When it rains on Earth, some water soaks into the ground and then reappears in springs. Most upland streams get their water directly from springs.

Streams that are fed by springs often flow down steep slopes.

As the headwaters of a stream rush through rapids and waterfalls, they trap many air bubbles which contain oxygen. Oxygen from these air bubbles can easily dissolve in the water.

Thus, streams are usually well-oxygenated at their headwaters.

There are usually no plankton - drifting organisms that are often microscopic - in the turbulent headwaters of a stream.

Green algae, diatoms and water mosses may be attached to stones or other objects in the water. These organisms may completely cover the bottom of the stream.

These organisms are eaten by insect larvae, which are themselves eaten by small fish.

Insects continually fall into the stream, and rain washes detritus (dead organic matter) into it as well.

Whatever is not eaten immediately washes further downward, so there is very little food for detritivores (also known as saprovores or saprophages), organisms that eat detritus, in the headwaters.

As the water moves on, it begins to move more slowly.

The bed of the stream becomes larger, and the total volume of water increases.

Some of the sediment from upstream is deposited.

Dead organic matter accumulates, so there is now food for detritivores to consume.

As the stream grows wider and starts to become a river, less water is shaded by the trees belong the bank. This means that direct sunlight can reach most of the surface of the water.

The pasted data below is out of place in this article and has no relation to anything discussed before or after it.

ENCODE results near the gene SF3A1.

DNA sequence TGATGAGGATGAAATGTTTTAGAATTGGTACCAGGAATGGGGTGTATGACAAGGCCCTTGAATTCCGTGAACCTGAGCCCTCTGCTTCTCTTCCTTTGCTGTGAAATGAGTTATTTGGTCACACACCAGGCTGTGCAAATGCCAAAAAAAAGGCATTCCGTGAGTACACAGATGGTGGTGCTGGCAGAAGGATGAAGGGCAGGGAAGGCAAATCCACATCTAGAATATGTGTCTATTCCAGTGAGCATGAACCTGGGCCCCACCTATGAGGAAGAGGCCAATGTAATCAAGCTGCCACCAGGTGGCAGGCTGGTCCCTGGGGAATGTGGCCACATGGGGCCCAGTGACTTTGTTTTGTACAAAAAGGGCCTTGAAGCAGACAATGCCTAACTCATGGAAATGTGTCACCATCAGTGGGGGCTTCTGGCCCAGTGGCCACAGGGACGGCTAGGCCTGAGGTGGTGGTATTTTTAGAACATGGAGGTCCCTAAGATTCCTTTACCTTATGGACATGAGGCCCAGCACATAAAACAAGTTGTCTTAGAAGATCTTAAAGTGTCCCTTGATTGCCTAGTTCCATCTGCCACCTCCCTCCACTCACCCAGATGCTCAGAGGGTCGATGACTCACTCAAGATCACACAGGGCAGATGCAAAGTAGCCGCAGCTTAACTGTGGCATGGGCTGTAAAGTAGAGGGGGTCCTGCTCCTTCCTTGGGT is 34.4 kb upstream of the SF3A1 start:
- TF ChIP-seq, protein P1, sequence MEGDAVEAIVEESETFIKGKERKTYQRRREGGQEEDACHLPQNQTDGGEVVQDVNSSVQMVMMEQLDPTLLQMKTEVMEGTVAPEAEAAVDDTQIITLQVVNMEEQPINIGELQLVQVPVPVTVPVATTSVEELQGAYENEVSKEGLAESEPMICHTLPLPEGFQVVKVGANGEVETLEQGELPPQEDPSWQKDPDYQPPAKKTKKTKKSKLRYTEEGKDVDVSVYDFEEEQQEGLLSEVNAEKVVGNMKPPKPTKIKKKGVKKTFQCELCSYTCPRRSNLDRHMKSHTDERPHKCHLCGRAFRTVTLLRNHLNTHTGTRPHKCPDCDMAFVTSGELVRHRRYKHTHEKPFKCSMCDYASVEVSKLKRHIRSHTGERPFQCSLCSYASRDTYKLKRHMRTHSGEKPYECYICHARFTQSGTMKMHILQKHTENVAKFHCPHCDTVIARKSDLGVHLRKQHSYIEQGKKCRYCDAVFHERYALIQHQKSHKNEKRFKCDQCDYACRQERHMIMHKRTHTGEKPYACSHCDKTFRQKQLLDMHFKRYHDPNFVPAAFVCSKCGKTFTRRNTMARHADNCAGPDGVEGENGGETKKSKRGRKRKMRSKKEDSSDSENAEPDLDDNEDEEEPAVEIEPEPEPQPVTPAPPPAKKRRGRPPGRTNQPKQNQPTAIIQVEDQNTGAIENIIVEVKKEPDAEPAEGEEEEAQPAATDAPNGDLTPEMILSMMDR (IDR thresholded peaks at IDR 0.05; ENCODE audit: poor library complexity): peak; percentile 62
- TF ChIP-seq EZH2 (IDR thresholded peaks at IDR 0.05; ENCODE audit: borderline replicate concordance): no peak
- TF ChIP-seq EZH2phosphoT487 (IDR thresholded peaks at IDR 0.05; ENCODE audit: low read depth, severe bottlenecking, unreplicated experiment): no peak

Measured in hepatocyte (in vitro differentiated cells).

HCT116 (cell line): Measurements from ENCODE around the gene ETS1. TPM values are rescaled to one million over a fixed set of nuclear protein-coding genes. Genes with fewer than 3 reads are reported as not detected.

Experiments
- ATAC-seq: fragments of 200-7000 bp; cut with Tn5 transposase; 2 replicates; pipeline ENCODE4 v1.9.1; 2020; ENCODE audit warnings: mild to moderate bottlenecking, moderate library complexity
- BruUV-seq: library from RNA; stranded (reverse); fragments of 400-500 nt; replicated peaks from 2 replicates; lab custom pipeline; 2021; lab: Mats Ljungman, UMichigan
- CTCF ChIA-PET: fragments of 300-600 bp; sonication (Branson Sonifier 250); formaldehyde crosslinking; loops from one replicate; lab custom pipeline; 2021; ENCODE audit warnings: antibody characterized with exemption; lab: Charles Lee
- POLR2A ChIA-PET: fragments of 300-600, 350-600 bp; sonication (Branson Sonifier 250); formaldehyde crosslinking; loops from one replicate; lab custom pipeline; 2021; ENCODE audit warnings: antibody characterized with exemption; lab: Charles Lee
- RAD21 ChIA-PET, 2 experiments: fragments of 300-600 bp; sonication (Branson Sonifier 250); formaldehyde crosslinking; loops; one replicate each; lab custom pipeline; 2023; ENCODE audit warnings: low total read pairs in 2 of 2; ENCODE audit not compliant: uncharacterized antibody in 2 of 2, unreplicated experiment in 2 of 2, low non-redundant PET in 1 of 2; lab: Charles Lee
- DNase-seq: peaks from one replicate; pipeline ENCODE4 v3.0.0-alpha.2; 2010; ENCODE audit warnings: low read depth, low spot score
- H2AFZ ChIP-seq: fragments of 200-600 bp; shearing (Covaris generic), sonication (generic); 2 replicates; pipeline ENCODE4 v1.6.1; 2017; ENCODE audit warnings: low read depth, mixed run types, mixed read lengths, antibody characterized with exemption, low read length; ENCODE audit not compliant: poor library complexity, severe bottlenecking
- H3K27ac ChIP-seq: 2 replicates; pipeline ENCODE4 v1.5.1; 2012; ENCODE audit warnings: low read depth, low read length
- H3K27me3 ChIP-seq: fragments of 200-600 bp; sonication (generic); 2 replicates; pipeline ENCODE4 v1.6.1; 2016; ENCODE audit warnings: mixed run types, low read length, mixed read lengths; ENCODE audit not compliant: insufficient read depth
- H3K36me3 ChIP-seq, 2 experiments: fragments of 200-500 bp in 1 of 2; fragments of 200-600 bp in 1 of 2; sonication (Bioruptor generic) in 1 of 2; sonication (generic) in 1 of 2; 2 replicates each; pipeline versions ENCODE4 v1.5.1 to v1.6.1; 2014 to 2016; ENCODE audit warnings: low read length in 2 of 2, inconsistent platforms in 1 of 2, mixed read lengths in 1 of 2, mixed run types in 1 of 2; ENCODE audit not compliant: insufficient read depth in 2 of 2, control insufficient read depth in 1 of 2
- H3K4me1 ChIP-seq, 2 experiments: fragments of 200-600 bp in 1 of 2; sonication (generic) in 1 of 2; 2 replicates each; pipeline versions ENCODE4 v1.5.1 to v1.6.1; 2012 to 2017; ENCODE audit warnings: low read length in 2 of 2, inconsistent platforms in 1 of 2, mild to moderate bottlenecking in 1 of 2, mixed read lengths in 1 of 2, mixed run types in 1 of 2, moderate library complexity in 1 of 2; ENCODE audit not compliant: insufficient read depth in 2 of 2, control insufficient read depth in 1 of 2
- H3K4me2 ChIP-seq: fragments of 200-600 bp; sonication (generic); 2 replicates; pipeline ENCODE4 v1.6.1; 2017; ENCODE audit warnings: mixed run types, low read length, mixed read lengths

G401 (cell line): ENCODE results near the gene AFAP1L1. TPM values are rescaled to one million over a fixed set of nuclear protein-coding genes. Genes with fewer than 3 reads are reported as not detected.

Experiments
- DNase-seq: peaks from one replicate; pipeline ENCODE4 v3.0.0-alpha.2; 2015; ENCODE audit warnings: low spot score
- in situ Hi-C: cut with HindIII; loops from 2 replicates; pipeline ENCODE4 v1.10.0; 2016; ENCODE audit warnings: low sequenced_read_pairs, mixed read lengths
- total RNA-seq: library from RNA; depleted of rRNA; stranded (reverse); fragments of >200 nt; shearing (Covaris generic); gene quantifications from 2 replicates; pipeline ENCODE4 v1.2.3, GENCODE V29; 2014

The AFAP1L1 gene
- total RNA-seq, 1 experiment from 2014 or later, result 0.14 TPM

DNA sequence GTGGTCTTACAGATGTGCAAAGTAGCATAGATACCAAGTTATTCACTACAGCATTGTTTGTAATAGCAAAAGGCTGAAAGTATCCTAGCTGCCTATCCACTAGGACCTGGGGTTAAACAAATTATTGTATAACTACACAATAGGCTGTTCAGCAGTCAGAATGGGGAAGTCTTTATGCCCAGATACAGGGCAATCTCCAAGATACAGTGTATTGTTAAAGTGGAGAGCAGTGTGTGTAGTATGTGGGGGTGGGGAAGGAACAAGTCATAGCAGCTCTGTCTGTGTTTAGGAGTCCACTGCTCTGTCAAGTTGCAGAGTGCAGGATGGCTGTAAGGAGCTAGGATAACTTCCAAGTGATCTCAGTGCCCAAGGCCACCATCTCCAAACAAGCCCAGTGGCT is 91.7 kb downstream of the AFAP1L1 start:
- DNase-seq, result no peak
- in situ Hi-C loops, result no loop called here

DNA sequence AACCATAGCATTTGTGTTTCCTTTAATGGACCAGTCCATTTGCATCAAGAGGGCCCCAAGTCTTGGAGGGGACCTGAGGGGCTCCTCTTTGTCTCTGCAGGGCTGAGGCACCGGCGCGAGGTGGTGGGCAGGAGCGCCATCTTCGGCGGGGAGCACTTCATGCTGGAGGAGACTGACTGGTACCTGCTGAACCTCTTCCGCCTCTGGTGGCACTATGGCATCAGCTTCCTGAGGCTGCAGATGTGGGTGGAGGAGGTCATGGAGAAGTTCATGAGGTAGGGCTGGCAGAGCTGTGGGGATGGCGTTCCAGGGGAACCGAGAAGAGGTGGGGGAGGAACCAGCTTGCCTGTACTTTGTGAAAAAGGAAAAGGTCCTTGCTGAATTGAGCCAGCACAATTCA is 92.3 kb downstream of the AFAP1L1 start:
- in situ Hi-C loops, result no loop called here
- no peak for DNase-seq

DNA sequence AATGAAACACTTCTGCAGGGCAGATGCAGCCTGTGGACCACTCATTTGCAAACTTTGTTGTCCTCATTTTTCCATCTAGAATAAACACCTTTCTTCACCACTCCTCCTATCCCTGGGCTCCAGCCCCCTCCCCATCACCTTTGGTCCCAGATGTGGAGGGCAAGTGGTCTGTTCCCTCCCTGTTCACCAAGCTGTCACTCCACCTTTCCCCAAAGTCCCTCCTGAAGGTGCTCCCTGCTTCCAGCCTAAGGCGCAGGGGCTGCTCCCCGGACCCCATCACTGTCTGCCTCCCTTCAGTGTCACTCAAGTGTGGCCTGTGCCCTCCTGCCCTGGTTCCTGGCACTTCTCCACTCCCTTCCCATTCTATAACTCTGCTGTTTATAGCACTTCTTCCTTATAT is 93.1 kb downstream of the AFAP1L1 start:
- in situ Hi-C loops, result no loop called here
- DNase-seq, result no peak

As the level of light increases, the rate of photosynthesis increases.

There are some plankton, but many plankton organisms are swept downstream.

Plants with roots grow in the sediments at the bottom. During floods, these plants may be washed away.

Snails, mussels, crayfish and insect larvae live at the bottom.

These may be eaten by perch and trout.

Leeches may feed on these fish.

As a river comes close to the sea, it usually slows down even further. It drops large amounts of sediment.

Banks along the lower reaches of the river may grow higher than the land behind it, forming natural levees.

Waters in this part of a river are usually muddy.

Because of this, the amount of sunlight that can penetrate the water is reduced, and organisms that depend on photosynthesis cannot live at the bottom.

However, many plankton - some of which perform photosynthesis - live in the waters near the surface.

Floating plants and emergent plants - plants that extend from below the water into the air - grow in the swampy lands along a river.

During floods, the fruits and seeds of these plants are swept into the river.

Large predators at the lower end of a river eat zooplankton - animal forms of plankton.

Large fish, large crustaceans and large mollusks live at this end of the river.

Many birds and mammals come here to obtain food.

Crocodiles can be found at the lower ends of tropical rivers.